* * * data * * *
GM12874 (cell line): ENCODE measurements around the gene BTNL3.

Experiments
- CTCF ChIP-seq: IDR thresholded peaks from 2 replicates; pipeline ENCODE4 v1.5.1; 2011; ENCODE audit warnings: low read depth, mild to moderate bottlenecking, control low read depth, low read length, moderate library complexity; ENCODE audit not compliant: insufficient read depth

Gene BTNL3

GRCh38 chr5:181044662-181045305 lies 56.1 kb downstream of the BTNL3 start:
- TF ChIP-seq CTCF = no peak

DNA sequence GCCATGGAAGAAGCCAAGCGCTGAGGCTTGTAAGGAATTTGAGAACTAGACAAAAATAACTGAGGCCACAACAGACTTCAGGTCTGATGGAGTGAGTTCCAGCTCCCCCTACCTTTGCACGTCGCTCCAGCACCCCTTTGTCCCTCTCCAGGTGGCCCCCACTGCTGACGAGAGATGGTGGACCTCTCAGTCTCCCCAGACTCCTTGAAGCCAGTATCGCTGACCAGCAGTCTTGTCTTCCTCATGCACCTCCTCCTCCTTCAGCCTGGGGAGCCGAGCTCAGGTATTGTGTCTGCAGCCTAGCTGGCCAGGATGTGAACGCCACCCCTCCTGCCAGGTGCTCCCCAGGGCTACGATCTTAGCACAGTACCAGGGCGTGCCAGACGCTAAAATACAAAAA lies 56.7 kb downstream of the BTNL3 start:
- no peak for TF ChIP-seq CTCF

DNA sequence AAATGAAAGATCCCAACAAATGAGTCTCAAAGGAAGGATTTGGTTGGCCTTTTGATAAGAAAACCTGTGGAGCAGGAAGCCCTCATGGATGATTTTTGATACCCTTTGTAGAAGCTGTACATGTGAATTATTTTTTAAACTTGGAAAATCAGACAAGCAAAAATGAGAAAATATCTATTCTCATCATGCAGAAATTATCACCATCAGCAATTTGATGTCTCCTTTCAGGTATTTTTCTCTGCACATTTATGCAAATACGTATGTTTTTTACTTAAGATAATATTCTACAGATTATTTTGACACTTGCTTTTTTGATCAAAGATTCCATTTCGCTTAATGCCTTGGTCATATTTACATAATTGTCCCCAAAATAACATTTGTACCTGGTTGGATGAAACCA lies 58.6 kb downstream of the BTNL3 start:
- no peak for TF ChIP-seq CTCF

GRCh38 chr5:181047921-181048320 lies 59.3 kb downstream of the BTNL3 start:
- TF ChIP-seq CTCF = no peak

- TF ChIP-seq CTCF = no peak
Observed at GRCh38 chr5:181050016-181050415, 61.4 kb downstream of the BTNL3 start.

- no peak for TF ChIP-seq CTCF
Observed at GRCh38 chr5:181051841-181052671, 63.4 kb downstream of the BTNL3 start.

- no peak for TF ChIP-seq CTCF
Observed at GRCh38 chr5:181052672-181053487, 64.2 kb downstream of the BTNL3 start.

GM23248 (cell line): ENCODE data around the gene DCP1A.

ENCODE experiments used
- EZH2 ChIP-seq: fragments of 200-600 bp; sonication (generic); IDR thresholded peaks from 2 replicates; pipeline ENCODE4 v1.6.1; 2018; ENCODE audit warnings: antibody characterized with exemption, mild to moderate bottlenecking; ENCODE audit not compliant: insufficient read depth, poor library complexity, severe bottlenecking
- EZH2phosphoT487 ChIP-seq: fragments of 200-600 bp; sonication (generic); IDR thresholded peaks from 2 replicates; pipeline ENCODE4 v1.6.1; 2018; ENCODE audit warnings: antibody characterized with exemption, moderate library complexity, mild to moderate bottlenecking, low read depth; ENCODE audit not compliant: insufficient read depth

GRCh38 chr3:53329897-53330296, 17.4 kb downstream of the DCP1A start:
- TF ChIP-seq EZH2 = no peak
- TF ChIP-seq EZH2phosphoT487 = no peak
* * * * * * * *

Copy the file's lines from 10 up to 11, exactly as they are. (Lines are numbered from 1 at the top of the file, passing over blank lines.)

- no peak for TF ChIP-seq CTCF

GRCh38 chr5:181047921-181048320 lies 59.3 kb downstream of the BTNL3 start: